Vil­lagers tap into trend for ‘su­per­food’

China Daily (Canada) - - WORLD -

MUTALE, South Africa — From be­fore dawn, 54-yearold grand­mother An­nah Mu­vhali weaves be­tween baobab trees that loom over her ru­ral South African home, col­lect­ing fruit that en­thu­si­asts world­wide hail as a “su­per­food”.

About 1,000 women in the vil­lage of Mus­wodi Dipeni, in the north­ern prov­ince of Lim­popo, earn a liv­ing by har­vest­ing the furry, hard­shelled baobab fruit pods.

The seeds and chalky pow­der in­side the pods have be­come a global health craze cel­e­brated for their vi­ta­m­in­packed prop­er­ties and now used in ev­ery­thing from fla­vored soda, ice cream and choco­late to gin and cos­met­ics.

“Be­fore, I never knew there was any value in baobab. My fam­ily and I would eat the fruit sim­ply be­cause it makes a de­li­cious yo­ghurt-like por­ridge that is nu­tri­tious and fill­ing,” Mu­vhali said.

“I al­ways use it for my grand­chil­dren when their stom­achs are trou­ble­some.”

Known lo­cally as “baobab guardians”, women like Mu­vhali also plant and nur­ture baobab saplings in their gar­dens and earn an in­come for each cen­time­ter that the trees grow.

Hav­ing started in 2006, the grand­mother of five has since been able to build a house for her two chil­dren and grand­chil­dren from her earn­ings.

Elisa Phaswana, 59, has been nur­tur­ing a sin­gle 1me­ter-high sapling — pro­tected from goats by a makeshift fence — for the past two years.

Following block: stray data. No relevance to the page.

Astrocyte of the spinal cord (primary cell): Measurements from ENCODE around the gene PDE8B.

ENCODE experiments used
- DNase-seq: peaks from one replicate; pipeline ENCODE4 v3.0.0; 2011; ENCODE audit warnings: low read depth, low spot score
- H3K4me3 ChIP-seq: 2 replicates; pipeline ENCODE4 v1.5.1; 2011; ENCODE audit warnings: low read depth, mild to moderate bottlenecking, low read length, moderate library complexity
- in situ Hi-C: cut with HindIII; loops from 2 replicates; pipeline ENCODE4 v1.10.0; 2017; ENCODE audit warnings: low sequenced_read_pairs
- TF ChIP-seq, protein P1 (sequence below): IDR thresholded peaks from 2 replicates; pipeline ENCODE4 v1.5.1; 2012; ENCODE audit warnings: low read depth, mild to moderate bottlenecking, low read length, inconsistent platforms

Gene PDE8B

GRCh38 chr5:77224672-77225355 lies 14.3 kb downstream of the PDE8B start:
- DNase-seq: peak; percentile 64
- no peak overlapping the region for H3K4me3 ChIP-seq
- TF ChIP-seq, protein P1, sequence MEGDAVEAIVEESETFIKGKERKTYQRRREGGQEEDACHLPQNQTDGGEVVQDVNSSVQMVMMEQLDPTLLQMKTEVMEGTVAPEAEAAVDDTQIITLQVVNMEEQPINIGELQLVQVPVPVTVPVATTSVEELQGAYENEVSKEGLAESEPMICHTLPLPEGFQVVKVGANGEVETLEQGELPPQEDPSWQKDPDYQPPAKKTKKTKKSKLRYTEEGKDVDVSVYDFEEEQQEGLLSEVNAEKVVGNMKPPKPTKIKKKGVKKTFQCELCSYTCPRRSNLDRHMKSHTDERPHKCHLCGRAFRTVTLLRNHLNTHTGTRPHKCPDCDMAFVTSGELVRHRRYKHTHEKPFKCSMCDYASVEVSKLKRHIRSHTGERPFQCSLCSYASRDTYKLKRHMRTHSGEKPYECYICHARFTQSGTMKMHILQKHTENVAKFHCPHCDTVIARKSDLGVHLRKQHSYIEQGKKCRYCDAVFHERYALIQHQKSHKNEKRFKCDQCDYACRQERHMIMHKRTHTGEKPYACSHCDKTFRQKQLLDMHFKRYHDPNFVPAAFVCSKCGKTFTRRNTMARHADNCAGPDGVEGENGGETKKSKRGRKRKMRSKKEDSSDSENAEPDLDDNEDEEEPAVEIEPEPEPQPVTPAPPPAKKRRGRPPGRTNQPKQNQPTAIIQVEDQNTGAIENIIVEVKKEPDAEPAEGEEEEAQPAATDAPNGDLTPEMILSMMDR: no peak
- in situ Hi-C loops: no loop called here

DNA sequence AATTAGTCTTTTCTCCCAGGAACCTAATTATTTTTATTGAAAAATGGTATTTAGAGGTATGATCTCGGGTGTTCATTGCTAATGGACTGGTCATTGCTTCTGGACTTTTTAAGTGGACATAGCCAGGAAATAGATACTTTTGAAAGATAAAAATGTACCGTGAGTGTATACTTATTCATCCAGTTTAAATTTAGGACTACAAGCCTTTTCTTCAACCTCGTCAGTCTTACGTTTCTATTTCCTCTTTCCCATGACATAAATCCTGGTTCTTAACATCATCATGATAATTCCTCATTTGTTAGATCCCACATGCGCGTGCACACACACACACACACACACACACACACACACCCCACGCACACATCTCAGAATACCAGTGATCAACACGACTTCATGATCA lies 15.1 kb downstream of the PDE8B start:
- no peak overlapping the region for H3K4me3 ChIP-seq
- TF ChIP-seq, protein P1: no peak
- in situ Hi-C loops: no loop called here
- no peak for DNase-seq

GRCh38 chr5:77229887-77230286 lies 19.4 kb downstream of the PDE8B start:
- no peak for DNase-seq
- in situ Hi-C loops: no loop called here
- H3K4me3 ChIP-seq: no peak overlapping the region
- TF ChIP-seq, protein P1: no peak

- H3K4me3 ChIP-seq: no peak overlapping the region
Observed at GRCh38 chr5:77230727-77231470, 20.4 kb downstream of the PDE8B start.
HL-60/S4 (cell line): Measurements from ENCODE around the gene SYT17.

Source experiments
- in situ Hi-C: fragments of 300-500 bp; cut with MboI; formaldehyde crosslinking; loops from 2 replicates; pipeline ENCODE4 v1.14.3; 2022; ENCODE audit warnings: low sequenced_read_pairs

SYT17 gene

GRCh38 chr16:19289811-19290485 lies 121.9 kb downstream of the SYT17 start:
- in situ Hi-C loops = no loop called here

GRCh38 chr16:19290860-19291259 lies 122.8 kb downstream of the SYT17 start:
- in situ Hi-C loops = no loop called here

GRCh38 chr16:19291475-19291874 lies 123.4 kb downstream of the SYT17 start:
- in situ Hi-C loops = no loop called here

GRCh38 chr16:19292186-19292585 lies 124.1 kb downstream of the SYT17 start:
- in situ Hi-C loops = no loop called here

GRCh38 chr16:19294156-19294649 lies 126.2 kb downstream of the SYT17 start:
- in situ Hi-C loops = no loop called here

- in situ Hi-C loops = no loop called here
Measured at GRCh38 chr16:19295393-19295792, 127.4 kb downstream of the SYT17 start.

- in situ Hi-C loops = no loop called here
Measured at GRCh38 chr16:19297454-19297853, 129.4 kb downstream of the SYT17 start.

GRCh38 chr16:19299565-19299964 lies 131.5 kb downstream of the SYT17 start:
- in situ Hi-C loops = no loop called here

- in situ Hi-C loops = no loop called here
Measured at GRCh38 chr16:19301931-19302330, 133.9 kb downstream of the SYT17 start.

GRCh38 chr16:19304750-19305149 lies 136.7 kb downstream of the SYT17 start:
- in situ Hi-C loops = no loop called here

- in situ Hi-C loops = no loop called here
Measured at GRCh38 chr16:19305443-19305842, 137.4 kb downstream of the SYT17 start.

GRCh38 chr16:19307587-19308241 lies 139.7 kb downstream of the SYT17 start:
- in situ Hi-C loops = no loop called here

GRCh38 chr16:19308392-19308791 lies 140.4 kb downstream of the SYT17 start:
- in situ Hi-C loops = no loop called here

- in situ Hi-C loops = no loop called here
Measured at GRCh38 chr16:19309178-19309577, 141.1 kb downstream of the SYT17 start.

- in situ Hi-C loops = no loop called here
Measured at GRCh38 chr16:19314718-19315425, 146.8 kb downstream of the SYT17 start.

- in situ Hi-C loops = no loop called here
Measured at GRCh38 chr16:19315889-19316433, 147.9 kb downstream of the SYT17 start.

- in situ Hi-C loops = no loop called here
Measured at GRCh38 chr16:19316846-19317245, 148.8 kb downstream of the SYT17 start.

She said the baobab guardian pro­gram had al­le­vi­ated poverty in the com­mu­nity.

“It helps the en­vi­ron­ment and it helps us es­pe­cially be­cause there is lit­tle to no work for us and our chil­dren in our vil­lage. I get about R320 ($21) per cen­time­ter.”

Sarah Ven­ter, an ecol­o­gist who runs the Eco­prod­ucts com­pany be­hind the baobab cul­ti­va­tion, said the scheme re­warded women for their skills and care.

“They get paid a cer­tain amount un­til the tree reaches 3 me­ters high and after that it will live for 1,000 years.

“It has a value chain where every­body ben­e­fits, in­clud­ing a ru­ral per­son pick­ing up some­thing that’s al­ready in their en­vi­ron­ment and get­ting an in­come for it,” Ven­ter said.

“If we are lucky enough as an in­dus­try to get to a point where de­mand ex­ceeds sup­ply, prices will go up and ru­ral pro­duc­ers will get more for what they col­lect.”

Ven­ter said de­mand for baobab pow­der has zoomed every year since 2013, with Europe, the United States, and Canada now the big­gest con­sumer mar­kets.

Es­ti­mates by the African Baobab Al­liance show that baobab pow­der ex­ports grew to 450 tons in 2017.

Baobab Foods, a lead­ing dis­trib­u­tor and sup­plier, has seen an ex­plod­ing growth in de­mand for baobab prod­ucts in re­cent years.

“In 2018, we have more than dou­bled our an­nual im­ports of baobab fruit pow­der into the US alone,” it said in a state­ment.

The tree can take up to 200 years to bear fruit, but wa­ter­ing them every day can see that time re­duced to 30 years. A tree then pro­duces fruit an­nu­ally for nearly 200 years.

“Baobab is one of the high­est vi­ta­min C con­tain­ing fruits. There’s nat­u­ral an­tiox­i­dants, some vi­ta­min E and var­i­ous plant com­pounds which have anti-in­flam­ma­tory and an­tiox­i­dant uses,” said Jean Fran­cois So­biecki, a nu­tri­tion­ist.

“It has got a re­ally good com­bi­na­tion of nat­u­ral vi­ta­mins, an­tiox­i­dants, pro­tein and also heal­ing sub­stances which all to­gether makes it an in­cred­i­ble su­per­food.”

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